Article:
“Mommy, what is the sex?” Max asked, picking at the tag on his Batman pajama top.
“Um, well, it’s complicated. We need to get to school. Today you get to finish your Leprechaun traps!”
Thank god we’re running late. Again.
I knew this day would come. I just had no idea it would be set against a backdrop of tooth fairy visits, safety-pinning superhero capes, and reading The Cat in the Hat for the seven hundredth time.
According to a web search using the words “sex talk 5 year old,” I should answer his question ASAP to build trust and model a healthy attitude about sex. Evidently his curiosity was normal, but my idea to not talk about it until he was 37 was ill-advised.
I Googled and Googled and Googled some more to try to figure out exactly what to say. The pressure mounted as I began to see this as a chance to be the “good mom” I see in my mind’s eye. Good moms were everywhere I looked, except in the mirror. You know the kind, right? The ones whose kitchen cabinets open without Tupperware lids frisbeeing onto the floor, the ones who wipe the top of the ketchup bottle every time, and the ones who gently tend the garden in pearls and painted nails.
Above all else, good moms are prepared when it comes to having The Talk with their child.
When Max got home from school that day, I made him a snack of celery and peanut butter with raisins, spacing the shriveled grapes equidistant apart, so they resembled the famed “ants on a log” I saw on Pinterest.
We sat down at the kitchen table. I took a deep breath, and with my face arranged in an expression of casual reverence, I began slowly and deliberately.
“Sweetie, I wanted to answer your question from this morning.”
“What question? And what’s wrong with your face?” he asked.
“About…you know…what you asked me about this morning,” I said, hoping he’d forgotten entirely.
“Oh yeah, the sex. My friend Haley told me her mommy and daddy did the sex and now she has a baby in her tummy and that her Mommy was going to poop it out soon.”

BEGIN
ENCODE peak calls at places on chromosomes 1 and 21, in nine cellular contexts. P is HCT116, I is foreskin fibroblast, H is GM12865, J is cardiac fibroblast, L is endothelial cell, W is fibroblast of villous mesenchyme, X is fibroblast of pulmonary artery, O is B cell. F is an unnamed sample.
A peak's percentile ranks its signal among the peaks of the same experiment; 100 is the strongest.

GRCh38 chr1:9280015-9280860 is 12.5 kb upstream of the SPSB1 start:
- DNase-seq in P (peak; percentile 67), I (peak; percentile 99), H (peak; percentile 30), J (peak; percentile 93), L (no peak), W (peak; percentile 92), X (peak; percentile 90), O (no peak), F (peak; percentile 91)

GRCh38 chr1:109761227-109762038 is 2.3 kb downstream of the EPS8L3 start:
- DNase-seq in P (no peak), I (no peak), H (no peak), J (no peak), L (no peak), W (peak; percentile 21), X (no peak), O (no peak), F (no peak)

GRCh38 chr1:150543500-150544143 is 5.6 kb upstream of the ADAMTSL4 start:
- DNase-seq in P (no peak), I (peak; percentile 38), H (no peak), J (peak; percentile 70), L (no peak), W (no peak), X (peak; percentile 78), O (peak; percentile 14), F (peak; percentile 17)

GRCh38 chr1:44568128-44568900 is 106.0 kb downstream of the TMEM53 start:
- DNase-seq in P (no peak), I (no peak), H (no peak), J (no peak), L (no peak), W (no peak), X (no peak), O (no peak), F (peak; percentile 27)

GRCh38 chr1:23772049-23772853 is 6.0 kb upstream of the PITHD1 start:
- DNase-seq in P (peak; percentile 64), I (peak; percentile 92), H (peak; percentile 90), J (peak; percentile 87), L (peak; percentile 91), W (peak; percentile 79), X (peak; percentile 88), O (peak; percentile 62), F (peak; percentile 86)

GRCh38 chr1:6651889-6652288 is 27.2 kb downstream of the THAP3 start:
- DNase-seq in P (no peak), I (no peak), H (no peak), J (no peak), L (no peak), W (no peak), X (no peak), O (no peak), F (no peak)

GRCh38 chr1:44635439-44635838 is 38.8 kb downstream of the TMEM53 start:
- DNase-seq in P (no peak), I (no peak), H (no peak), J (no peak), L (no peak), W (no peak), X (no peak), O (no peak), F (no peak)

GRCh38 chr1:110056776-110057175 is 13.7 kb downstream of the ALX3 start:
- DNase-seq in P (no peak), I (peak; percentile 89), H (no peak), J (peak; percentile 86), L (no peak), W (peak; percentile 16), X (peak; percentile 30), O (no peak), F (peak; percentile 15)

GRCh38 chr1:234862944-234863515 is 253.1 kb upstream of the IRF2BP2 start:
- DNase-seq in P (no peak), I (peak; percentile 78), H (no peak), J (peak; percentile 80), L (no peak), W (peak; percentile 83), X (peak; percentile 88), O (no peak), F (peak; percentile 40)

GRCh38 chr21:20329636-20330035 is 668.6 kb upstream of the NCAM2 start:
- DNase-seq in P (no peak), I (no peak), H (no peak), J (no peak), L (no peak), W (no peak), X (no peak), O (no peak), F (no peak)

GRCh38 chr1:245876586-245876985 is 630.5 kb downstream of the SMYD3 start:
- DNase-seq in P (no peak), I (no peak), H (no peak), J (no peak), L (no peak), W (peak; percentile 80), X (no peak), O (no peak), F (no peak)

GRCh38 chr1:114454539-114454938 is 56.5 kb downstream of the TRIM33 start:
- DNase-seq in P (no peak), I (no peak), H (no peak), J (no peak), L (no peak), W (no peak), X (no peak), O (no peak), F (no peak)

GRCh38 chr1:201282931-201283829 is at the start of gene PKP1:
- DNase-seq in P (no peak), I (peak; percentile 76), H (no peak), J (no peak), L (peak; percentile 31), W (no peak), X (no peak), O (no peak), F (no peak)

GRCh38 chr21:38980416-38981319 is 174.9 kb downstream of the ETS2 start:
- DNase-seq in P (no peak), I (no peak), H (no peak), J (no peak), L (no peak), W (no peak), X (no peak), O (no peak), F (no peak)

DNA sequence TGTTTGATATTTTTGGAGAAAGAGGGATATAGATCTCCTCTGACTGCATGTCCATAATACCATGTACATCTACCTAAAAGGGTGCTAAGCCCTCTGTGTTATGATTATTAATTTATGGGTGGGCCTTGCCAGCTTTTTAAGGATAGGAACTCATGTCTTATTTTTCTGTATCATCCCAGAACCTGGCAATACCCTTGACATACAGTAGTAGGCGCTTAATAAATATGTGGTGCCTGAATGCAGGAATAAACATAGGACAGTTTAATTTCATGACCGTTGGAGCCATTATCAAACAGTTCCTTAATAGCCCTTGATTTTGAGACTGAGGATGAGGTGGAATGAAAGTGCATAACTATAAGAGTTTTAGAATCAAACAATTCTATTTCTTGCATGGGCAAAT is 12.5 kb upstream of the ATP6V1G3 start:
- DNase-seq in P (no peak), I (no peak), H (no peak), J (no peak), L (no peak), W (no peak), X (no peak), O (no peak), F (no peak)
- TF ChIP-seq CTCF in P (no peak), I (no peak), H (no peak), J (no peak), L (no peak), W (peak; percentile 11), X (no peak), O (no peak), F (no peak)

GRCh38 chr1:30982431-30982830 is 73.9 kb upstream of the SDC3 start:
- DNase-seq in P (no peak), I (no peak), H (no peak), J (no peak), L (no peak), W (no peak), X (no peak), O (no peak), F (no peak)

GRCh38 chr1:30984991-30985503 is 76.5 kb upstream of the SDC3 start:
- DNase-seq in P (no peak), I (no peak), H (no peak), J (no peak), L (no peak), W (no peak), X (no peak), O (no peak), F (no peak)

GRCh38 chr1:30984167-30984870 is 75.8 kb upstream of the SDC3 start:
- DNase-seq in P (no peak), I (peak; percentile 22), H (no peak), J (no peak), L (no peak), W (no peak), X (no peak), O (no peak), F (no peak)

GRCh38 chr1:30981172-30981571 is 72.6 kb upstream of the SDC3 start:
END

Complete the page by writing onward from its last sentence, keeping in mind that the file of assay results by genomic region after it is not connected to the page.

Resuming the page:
“Honey, please chew with your mouth closed, OK?”
“OK. I really like this ceruly, Mommy.”
“Never mind,” I said, feeling my left eye starting to twitch.
“Do you have a baby in your tummy right now, Mommy?” he asked, looking at the food baby that I’d been trying to abort since 1992.
“No, honey, I don’t.”
“Maybe you should have the sex with Haley’s daddy, so you can get one.”
Now both eyes are twitching. I took a deep breath and then another.
“It doesn’t work like that, Max.”
Actually it does, but Haley’s dad has those meth teeth and I’m pretty sure my husband would not approve. Dammit, focus Lisa.
“Sex is something that happens when you love…or really, really like a girl or a boy or both…sometimes at the same time.”
Whenever I get nervous I tend to lose the ability to filter the smorgasbord of words in my brain. Job interviews do not go well for me.
“My friend Josh told me you get a baby by kissing and hugging someone really tight,” he said, licking the peanut butter out of the groove.
“No honey, that’s not right. Sex is…sex is a special thing you get to do with your body and another person or group of people — not animals or relatives — who feel the same way you do.”
Why didn’t I just make peanut butter and jelly?!
“Protection is important if you want to avoid unpleasant side effects like itchiness and children.”
Oh dear god.
“Mommy? Can I have some more ceruly?”
“Can I eat it downstairs?”
“Please? I’m bored, and I want to watch some TV.”
I have never been so thankful for a 5-year-old’s short attention span in my life! “Yes. Sure. Absolutely.”
He bounced out of his chair, hugged me tight around the neck, and said, “You’re the bestest mommy in the whole wide world.”
With a roll of my eyes and a shake of my head, I put on a string of pearls and tackled the Tupperware cabinet.
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